Monday, September 27, 2010

Employment Case Law Update

--Hertz v Luzenac Am, Inc., DColo, September 21, 2010: In a complex pattern of litigation, a former employee successfully sued former employer for Title VII religious bias and retaliation. Former employee then went to work for a competitor. Court ruled former employee was unable to pursue his subsequent Title VII allegation asserting that the former employer violated Title VII by unlawfully retaliating against him when it filed a lawsuit against the competing business.
From CCH Work Week on this decision: The court rejected the employer’s assertion that the employee’s claim should be dismissed for failure to exhaust administrative remedies, as well as its contention that the retaliation claim was precluded by a prior Tenth Circuit ruling that the former employer’s efforts to protect its trade secrets was not an improper use of the legal process. However, the court ultimately ruled the employee could not proceed with his retaliation claim because the alleged adverse employment action complained of – the employer’s act of filing a lawsuit against the competitor – would not have dissuaded a reasonable worker from supporting a charge of discrimination under the circumstances. Further, the employee’s claim of retaliation was not based on his position as an employee, “but rather is grounded in his posture as an improper competitor.”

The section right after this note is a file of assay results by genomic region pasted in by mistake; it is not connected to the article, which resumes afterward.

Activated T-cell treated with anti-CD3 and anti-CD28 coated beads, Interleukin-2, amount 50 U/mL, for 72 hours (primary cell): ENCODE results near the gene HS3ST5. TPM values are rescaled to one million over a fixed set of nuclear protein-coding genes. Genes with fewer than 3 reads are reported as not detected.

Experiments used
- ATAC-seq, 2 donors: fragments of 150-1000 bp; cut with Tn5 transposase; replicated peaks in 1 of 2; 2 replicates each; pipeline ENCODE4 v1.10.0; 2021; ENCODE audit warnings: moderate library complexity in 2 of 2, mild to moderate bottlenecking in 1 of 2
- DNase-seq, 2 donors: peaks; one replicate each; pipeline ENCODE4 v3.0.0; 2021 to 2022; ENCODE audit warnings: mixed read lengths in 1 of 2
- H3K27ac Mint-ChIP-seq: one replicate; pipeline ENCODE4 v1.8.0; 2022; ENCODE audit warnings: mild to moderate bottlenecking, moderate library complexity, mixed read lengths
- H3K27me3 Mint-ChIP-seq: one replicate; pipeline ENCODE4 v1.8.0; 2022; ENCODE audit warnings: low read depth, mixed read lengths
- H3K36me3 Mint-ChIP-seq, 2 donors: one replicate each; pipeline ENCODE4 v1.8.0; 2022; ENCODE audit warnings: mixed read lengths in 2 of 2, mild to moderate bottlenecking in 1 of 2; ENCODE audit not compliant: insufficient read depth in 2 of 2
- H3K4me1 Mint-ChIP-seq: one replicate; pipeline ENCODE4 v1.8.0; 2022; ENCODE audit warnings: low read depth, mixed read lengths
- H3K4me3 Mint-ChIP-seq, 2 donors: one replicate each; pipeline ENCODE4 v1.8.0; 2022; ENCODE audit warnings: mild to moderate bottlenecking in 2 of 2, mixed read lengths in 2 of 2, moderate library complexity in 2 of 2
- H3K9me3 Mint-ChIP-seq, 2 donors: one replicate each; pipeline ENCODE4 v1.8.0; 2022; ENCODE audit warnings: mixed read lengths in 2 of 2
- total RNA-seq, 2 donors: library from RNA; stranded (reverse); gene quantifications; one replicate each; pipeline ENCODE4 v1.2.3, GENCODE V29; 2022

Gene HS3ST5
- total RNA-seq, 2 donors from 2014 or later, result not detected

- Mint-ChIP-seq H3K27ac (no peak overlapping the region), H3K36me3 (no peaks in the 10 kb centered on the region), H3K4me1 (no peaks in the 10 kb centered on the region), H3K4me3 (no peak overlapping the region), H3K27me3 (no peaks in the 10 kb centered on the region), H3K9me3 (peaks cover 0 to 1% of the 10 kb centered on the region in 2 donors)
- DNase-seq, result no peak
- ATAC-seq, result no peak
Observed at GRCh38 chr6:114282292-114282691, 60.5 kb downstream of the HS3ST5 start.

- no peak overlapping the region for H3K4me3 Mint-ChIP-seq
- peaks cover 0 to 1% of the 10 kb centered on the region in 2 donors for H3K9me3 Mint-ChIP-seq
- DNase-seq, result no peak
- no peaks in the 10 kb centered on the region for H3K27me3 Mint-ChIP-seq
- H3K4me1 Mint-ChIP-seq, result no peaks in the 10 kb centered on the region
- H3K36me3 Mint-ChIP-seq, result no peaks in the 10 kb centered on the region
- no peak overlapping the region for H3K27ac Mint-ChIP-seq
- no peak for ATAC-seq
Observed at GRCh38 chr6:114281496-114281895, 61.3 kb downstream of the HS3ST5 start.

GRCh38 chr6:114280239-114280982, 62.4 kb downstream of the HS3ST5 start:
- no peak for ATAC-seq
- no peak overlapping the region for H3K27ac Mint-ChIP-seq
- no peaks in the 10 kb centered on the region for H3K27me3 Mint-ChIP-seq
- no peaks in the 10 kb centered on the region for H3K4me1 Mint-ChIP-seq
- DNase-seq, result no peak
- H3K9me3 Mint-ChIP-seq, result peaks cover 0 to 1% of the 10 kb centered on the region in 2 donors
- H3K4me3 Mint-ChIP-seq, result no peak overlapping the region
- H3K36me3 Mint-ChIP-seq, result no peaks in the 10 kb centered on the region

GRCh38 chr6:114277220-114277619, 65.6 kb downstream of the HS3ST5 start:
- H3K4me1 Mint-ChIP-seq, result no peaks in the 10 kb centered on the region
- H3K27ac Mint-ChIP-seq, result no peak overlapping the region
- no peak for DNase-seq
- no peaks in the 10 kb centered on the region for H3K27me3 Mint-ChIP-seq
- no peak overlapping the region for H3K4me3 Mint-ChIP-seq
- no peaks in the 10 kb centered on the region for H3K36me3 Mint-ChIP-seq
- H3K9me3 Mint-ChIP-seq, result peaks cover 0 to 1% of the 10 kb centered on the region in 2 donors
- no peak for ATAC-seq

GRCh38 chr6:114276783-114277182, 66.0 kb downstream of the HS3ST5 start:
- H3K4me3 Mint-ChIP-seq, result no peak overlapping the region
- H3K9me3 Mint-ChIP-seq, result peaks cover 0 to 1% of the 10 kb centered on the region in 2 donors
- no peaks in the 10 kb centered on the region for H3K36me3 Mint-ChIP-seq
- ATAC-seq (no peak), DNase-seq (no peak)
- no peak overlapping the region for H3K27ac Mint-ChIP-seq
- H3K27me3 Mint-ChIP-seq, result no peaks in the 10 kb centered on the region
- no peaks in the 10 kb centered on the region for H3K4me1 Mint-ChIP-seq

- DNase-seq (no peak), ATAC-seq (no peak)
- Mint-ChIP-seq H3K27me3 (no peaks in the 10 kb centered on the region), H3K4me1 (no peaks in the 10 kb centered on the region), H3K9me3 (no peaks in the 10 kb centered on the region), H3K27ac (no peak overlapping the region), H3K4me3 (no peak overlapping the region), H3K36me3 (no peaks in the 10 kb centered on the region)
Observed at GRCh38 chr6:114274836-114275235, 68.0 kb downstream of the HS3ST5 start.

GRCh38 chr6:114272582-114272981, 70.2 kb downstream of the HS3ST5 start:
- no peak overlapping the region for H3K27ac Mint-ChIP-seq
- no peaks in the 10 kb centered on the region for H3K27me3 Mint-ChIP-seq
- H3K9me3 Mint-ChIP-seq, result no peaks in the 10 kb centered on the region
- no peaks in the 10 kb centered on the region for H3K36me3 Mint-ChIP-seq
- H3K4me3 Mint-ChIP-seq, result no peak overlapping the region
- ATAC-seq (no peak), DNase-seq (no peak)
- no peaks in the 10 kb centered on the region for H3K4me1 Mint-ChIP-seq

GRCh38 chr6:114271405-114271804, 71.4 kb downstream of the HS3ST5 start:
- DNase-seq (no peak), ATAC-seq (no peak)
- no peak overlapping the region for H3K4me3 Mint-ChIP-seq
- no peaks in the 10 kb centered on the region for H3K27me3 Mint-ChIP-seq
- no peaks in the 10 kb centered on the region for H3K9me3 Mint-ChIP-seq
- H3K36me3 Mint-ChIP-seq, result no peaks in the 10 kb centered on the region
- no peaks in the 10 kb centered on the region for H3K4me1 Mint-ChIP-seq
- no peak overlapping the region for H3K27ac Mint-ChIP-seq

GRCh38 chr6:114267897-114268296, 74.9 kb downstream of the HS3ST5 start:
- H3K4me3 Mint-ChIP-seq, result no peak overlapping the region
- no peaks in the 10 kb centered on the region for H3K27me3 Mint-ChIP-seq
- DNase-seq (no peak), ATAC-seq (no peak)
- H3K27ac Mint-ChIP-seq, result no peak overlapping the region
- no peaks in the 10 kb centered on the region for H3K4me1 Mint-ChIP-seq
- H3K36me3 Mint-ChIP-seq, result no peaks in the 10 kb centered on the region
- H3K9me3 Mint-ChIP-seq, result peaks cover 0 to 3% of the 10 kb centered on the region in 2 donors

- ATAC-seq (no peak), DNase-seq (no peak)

As a side note, this opinion has a good discussion on exhausting administrative remedy before filing a Title VII claim in federal court.

--Stickhost v 3-D Leasing, Inc., CDIll, September 21, 2010: Motion to dismiss denied. And a good section on pleading with specificty in response to a motion to dismiss for failure to state a claim.
Specifically, the defendants argued that the plaintiff failed to assert a "serious health condition" for purposes of the FMLA. The court rules that gallstones could be a health condition eligible for medical leave under the meaning of the FMLA.

--Barnhart v Town of Parma, WDNY, September 22, 2010: Two male mechanical equipment operators who were employed by a town’s highway department failed to make out Title VII and New York state law claims that they were unlawfully retaliated against for complaining that their male supervisor harassed and discriminated against them on the basis of their gender. Simply, the plaintiffs failed to show up retaliatory conduct given the nature of their jobs and the way the employer administered vacation.

--Gossett v Tractor Supply Co, Inc., TennSCt, September 20, 2010: The McDonnell Douglas approach to allocating burden of proof in a Title VII discrimination case does not apply at the summary judgment stage of discrimination and retaliation claims brought under Tennessee law, the Tennessee Supreme Court held, 3-2. Moreover, Tennessee law does not require that an individual report allegedly illegal activity in order to maintain a claim for wrongful discharge in violation of public policy. Thus, the appeals court properly reversed summary judgment in favor of an employer on an inventory control manager’s claim that he was fired in retaliation for refusing to change his inventory reserve analysis, which would be used in the company’s quarterly earning report to the Securities and Exchange Commission.

No comments:

Post a Comment